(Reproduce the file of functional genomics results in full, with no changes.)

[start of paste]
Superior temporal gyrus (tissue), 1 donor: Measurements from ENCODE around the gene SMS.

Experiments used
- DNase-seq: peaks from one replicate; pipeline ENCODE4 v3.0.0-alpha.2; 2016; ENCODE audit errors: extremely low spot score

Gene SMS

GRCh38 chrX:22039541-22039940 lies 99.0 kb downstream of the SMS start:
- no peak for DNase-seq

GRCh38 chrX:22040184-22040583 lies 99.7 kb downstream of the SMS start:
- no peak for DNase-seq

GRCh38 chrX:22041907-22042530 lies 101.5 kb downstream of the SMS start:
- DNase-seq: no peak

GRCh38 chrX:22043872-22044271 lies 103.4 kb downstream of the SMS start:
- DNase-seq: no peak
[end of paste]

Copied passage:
Superior temporal gyrus (tissue), 1 donor: Measurements from ENCODE around the gene SMS.

Experiments used
- DNase-seq: peaks from one replicate; pipeline ENCODE4 v3.0.0-alpha.2; 2016; ENCODE audit errors: extremely low spot score

Gene SMS

GRCh38 chrX:22039541-22039940 lies 99.0 kb downstream of the SMS start:
- no peak for DNase-seq

GRCh38 chrX:22040184-22040583 lies 99.7 kb downstream of the SMS start:
- no peak for DNase-seq

GRCh38 chrX:22041907-22042530 lies 101.5 kb downstream of the SMS start:
- DNase-seq: no peak

GRCh38 chrX:22043872-22044271 lies 103.4 kb downstream of the SMS start:
- DNase-seq: no peak